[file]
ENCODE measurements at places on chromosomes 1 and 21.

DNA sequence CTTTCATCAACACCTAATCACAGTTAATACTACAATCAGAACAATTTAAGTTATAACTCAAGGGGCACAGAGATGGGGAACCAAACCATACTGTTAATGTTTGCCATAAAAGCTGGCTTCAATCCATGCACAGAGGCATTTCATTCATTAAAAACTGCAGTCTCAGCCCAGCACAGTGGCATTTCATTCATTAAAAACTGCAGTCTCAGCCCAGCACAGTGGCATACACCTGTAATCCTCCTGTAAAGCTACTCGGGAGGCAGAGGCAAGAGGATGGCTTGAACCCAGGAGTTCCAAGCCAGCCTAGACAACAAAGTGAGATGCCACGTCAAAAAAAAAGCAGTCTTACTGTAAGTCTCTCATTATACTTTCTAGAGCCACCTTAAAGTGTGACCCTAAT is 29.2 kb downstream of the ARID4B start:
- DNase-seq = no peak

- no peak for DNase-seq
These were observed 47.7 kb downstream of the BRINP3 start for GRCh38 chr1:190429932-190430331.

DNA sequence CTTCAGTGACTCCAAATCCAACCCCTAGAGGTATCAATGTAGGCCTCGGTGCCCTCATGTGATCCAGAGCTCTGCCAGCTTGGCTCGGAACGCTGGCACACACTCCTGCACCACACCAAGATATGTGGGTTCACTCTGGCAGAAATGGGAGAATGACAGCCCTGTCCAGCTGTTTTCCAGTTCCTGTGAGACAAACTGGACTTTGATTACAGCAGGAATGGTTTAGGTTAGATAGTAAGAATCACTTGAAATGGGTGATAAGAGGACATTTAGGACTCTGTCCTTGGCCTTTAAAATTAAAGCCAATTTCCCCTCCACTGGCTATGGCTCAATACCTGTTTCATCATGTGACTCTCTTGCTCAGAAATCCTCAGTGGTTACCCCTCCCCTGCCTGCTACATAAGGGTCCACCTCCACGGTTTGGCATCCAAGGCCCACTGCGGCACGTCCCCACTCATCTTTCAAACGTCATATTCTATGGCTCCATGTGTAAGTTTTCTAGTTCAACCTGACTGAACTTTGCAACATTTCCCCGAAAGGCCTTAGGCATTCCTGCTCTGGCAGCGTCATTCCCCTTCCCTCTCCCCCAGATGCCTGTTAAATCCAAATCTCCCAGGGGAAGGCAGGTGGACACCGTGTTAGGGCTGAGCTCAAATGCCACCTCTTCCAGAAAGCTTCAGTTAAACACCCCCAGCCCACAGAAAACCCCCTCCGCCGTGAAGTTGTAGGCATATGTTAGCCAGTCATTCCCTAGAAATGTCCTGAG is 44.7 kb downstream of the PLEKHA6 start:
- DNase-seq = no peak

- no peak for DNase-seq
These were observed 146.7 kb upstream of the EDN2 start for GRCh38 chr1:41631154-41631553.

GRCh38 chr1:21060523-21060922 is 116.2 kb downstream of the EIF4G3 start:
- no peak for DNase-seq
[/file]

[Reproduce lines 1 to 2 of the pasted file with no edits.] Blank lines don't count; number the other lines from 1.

ENCODE measurements at places on chromosomes 1 and 21.

DNA sequence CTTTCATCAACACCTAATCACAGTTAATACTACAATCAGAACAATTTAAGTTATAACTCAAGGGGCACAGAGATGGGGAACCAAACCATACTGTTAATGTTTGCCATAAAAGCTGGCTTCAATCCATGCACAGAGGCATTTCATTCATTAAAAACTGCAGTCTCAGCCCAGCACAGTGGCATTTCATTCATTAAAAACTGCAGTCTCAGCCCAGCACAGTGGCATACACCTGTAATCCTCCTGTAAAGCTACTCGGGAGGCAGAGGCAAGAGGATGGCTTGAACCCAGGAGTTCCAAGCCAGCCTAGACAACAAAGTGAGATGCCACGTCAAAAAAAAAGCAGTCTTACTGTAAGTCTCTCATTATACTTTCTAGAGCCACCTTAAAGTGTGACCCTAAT is 29.2 kb downstream of the ARID4B start: